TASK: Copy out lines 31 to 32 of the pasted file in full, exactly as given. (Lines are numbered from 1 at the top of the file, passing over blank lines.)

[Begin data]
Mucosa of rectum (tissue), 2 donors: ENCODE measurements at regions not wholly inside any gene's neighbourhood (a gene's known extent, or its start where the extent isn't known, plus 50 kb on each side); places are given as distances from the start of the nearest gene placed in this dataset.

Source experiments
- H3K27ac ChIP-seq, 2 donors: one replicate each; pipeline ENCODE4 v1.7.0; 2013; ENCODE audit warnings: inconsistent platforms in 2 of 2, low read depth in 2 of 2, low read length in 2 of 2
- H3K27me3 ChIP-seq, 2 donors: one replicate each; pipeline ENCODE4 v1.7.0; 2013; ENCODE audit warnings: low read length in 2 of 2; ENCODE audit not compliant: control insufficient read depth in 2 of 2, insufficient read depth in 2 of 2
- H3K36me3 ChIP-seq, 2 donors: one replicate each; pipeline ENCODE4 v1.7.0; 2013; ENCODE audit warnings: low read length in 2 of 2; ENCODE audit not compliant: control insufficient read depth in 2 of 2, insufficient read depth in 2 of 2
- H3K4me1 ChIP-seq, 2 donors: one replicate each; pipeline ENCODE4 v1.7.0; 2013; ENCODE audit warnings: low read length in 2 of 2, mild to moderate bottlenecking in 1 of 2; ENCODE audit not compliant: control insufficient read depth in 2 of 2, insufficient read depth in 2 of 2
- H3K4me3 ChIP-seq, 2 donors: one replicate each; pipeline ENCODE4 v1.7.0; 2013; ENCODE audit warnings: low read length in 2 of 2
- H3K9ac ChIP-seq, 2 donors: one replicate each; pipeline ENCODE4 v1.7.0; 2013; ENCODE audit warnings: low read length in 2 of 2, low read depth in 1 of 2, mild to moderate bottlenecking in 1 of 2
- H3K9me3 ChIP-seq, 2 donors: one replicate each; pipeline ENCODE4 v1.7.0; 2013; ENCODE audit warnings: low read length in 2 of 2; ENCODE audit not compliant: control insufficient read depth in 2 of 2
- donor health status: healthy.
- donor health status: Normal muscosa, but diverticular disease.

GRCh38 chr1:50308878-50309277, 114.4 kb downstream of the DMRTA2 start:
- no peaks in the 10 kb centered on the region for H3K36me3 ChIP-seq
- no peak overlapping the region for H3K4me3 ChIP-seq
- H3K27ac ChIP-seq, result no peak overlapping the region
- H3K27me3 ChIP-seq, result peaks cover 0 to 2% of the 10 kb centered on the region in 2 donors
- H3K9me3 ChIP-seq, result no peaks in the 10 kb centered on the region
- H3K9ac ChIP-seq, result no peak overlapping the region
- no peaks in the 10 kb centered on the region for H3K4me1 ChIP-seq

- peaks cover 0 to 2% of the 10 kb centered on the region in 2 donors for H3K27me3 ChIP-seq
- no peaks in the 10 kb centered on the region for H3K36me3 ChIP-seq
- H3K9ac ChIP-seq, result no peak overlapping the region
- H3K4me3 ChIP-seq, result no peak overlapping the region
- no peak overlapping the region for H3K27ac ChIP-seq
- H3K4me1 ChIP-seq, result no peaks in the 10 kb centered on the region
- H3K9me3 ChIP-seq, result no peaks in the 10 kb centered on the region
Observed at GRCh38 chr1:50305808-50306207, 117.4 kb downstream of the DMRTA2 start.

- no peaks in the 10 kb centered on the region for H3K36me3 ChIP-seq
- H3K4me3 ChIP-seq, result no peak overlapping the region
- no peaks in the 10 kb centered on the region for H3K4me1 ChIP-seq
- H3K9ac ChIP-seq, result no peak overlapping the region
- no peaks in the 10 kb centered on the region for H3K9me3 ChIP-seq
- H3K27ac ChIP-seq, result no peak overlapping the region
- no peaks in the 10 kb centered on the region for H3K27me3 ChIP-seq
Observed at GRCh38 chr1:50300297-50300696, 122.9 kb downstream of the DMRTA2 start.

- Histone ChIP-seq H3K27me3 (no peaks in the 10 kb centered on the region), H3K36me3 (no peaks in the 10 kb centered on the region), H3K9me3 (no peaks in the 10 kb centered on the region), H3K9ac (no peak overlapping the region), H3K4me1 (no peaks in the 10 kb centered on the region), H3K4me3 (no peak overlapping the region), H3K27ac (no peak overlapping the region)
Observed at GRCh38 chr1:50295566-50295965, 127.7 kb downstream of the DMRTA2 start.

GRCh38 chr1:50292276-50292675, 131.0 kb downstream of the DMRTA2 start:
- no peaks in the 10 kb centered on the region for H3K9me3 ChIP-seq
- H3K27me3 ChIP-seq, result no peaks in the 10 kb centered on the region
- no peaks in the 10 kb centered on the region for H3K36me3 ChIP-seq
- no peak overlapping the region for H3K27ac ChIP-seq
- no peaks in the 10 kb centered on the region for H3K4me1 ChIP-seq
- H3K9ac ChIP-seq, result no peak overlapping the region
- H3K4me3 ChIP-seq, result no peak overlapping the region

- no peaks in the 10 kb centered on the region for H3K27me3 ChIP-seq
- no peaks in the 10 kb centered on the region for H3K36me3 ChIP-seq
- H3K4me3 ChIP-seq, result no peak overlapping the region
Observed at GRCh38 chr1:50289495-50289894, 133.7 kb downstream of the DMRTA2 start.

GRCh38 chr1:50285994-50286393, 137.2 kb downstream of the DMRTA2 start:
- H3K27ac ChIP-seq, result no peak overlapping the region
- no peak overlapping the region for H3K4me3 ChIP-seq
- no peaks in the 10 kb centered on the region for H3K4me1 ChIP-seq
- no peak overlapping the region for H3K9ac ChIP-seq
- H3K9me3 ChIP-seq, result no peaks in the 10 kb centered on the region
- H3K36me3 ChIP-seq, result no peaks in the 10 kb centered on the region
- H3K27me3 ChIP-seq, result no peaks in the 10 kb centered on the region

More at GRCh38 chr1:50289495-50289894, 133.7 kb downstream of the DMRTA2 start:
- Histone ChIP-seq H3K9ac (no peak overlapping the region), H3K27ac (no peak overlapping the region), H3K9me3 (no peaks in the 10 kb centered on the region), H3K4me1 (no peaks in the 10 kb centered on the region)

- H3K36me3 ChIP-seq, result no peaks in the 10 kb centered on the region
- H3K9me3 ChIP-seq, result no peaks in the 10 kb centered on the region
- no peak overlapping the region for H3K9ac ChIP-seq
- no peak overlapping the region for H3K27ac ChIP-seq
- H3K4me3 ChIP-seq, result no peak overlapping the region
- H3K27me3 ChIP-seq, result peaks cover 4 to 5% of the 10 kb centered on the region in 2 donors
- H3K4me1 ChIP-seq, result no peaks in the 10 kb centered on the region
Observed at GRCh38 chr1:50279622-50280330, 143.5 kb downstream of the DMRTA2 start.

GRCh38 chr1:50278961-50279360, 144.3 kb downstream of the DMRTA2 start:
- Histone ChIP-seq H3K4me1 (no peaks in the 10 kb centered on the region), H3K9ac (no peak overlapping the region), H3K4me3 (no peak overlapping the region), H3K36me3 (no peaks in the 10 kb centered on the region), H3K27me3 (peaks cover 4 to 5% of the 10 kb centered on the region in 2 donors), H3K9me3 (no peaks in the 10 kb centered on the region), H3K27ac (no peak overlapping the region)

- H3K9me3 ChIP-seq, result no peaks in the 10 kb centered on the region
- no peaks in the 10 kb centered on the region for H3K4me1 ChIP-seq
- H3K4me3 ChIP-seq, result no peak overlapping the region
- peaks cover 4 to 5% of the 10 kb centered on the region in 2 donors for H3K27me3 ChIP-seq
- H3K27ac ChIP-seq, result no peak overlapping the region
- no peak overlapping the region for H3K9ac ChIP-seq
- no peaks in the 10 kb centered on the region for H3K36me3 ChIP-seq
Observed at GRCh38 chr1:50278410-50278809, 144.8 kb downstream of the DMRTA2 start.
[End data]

- H3K9ac ChIP-seq, result no peak overlapping the region
- no peaks in the 10 kb centered on the region for H3K9me3 ChIP-seq